Review: A Picture of You


A Picture of You, director J.P. Chan’s first feature film, thankfully avoids the saccharine of “families reunited because of a death of parent” movies with realism and levity and is a worthy addition to the growing canon of Asian American film.

Following an elegiac opening that recounts the passing of their mother (Jodi Long), we meet estranged siblings Kyle (Andrew Pang) and Jen (Jo Mei) who have traveled to their mother’s home to spend a few days to pack its contents.  Their time together is tense and often spent bickering.  They reminisce mostly when they are alone.  While going through the files on their mother’s computer, they come across photos from a part of their mother’s life that they were not meant to see (and cheekily betray the film’s poignant title).  At this shocking moment, Jen’s boyfriend and friend (Lucas Dixon and Teyonah Parris)  who have come to help with the house arrive and change the dynamic in the house and provide comic relief to the movie.  Jen’s fixation with learning more about this unknown part of their mother’s life starts with gently nudging a family friend for information and culminates in hi-tech stalker practices and drafting the other three into trespassing.

The story, written by Chan and Mei, feels believable.  It explores tension, grief, nostalgia but doesn’t dutifully check them off a list.  Brother and sister have their ups and downs and remain detached despite this shared experience and time together.  The inopportune timing of non-family members interrupts and detours any march towards triumphant familial healing.  The reveal about the mother is unconventional and humorous but does not come across as a gimmick because through skillfully understated earnest sentiments of her friends and townspeople and dreamy flashbacks that highlight Long’s joyful smile, she is effectively portrayed as loved and missed .

Pang and Mei do a great job conveying the siblings’ personalities and the strain between Kyle and Jen, but I would have liked to know more about them – particularly why and when their relationship fractured.  We learn Kyle is a divorcé and felt burdened by being his mother’s caretaker for months, but little is known about Jen other than what is shown in the present – she is the cooler of the two, smokes pot, and is sassy.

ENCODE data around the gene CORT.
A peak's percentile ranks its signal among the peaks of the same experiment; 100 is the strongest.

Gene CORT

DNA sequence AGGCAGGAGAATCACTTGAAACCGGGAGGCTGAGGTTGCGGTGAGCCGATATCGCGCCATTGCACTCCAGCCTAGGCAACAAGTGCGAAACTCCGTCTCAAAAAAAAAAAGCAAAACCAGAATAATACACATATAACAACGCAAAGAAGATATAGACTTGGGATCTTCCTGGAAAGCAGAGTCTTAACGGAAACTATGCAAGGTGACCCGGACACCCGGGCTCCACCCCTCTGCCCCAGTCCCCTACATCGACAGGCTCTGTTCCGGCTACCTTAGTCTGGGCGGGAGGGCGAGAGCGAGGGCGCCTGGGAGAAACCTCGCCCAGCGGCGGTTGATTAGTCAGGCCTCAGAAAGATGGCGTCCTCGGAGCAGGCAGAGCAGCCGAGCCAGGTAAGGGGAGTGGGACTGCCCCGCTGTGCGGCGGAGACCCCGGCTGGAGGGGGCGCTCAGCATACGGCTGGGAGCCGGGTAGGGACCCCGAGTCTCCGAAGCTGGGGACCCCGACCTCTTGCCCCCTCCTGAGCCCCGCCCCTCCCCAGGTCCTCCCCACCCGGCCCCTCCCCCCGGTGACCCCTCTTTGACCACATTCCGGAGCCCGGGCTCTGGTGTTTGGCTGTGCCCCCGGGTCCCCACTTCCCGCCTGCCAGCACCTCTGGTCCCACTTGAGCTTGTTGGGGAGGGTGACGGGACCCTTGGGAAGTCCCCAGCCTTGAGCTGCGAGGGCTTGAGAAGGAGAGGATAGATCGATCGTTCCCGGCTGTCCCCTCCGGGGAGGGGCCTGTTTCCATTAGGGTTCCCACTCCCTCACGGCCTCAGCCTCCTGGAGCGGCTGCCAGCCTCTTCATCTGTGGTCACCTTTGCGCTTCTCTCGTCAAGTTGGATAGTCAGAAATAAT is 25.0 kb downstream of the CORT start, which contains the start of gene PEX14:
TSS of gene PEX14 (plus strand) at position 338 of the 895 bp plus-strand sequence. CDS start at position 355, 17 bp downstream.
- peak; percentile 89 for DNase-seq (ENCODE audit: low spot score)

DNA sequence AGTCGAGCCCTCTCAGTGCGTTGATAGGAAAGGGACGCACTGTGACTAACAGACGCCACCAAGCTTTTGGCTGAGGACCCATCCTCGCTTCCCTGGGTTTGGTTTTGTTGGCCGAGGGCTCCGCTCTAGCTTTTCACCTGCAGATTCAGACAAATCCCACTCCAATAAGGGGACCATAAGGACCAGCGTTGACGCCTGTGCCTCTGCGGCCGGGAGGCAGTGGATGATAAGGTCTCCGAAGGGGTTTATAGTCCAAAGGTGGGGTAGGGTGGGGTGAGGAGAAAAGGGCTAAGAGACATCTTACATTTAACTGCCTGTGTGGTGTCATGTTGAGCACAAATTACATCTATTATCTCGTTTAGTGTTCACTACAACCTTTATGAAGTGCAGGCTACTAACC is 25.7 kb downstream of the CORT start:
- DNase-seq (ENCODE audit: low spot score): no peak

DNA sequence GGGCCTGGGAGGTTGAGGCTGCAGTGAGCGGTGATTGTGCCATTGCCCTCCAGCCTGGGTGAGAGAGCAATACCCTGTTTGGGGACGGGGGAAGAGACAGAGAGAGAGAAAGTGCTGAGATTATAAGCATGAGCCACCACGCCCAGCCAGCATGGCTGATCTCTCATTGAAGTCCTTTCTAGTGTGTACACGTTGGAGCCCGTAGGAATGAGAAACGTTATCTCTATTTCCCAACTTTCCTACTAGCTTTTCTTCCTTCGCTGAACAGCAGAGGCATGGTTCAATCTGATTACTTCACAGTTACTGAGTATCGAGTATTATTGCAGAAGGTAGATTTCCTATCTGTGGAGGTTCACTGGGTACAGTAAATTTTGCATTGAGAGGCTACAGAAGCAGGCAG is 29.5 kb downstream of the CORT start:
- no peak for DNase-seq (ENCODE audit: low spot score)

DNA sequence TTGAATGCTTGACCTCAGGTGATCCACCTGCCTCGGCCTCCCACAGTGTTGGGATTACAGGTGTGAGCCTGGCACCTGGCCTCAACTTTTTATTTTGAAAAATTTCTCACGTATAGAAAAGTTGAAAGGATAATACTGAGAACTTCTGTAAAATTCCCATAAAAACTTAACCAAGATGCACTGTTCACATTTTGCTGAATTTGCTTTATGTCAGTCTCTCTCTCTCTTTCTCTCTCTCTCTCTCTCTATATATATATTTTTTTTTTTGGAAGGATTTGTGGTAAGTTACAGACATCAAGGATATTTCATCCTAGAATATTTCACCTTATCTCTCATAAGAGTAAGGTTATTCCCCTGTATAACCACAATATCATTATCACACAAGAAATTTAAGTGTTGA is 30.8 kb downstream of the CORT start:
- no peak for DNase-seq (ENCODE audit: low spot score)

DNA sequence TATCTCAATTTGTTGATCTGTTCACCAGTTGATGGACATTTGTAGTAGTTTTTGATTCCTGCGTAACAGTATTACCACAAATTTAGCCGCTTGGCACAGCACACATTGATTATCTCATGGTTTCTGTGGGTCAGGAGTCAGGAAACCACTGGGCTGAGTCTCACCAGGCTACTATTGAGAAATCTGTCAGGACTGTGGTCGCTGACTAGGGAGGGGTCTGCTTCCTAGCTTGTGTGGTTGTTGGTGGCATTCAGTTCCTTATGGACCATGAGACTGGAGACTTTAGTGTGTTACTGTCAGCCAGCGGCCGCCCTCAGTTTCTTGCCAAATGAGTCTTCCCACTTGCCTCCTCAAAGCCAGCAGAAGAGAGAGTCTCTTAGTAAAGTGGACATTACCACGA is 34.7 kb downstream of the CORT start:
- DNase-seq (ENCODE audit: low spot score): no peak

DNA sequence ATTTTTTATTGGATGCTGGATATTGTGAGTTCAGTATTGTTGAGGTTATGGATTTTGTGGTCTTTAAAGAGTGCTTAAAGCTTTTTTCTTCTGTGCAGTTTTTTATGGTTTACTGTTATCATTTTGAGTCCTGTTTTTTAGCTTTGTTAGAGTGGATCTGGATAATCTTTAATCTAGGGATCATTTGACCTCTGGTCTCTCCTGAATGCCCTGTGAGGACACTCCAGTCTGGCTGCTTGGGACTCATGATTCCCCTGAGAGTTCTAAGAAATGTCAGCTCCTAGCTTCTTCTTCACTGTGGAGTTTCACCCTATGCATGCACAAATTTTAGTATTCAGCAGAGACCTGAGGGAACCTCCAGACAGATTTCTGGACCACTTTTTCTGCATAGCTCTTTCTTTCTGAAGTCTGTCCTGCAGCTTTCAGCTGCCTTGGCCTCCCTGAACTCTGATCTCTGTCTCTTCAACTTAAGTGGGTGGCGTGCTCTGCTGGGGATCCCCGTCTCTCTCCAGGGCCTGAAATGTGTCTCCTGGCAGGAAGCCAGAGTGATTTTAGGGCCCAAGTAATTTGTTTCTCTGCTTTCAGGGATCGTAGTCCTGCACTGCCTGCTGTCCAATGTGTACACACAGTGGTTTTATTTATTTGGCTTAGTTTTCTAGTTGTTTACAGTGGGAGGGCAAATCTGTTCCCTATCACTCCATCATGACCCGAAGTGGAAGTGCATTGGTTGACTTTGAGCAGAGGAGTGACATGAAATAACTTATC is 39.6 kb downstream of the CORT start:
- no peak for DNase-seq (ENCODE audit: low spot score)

Except for an unnecessarily confrontational race joke easily pulled off by Jen but later awkwardly by Kyle (who shows priceless looks both times), there is no reference to the family’s race.  In an industry where actors of Asian descent are often still typecast and the Asian American experience is sometimes used as a punchline, it is refreshing to see this family portrayed as a family without any qualifiers.

Learn more about the film from Chan’s interview with Cinevue.

Additional observations:

– The soundtrack by composer Yeah-Ming Chen’s recurring musical theme is wonderful.

– Cinematographer Andrew Reed’s scenes of biking and running down long, empty roads and the shot of leaves reflected in a car windshield are really great.

– The house used in the film is quite architecturally unique.

The film plays at AMC Village 7 (3rd Ave and 11th Street) through July 3.

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